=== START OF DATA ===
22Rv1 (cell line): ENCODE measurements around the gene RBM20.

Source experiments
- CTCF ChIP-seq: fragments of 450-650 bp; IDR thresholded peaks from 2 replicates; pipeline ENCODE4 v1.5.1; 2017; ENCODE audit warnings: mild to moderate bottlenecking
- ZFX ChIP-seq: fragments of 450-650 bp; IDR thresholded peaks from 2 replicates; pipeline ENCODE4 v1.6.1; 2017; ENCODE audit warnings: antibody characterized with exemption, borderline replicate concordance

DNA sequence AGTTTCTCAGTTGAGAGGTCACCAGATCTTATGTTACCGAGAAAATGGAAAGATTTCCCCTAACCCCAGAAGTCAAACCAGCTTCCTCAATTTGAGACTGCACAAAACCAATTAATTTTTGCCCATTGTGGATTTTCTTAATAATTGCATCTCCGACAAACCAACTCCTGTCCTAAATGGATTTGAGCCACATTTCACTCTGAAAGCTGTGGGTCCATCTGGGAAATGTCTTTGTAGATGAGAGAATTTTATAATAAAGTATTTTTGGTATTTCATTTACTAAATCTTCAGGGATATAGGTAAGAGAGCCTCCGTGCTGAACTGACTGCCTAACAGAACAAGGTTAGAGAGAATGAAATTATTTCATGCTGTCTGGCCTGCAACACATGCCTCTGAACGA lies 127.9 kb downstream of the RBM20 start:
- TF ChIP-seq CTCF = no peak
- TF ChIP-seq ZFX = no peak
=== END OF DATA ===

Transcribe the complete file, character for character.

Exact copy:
22Rv1 (cell line): ENCODE measurements around the gene RBM20.

Source experiments
- CTCF ChIP-seq: fragments of 450-650 bp; IDR thresholded peaks from 2 replicates; pipeline ENCODE4 v1.5.1; 2017; ENCODE audit warnings: mild to moderate bottlenecking
- ZFX ChIP-seq: fragments of 450-650 bp; IDR thresholded peaks from 2 replicates; pipeline ENCODE4 v1.6.1; 2017; ENCODE audit warnings: antibody characterized with exemption, borderline replicate concordance

DNA sequence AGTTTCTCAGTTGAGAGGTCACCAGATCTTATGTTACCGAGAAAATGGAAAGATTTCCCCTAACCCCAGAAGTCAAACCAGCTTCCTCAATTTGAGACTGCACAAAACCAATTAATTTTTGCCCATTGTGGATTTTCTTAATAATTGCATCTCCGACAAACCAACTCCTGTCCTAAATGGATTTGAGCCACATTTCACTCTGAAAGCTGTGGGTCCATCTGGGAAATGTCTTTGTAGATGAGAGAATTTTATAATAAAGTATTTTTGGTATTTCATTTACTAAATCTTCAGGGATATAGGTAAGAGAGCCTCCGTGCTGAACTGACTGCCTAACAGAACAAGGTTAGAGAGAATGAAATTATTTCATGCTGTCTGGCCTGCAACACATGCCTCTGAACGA lies 127.9 kb downstream of the RBM20 start:
- TF ChIP-seq CTCF = no peak
- TF ChIP-seq ZFX = no peak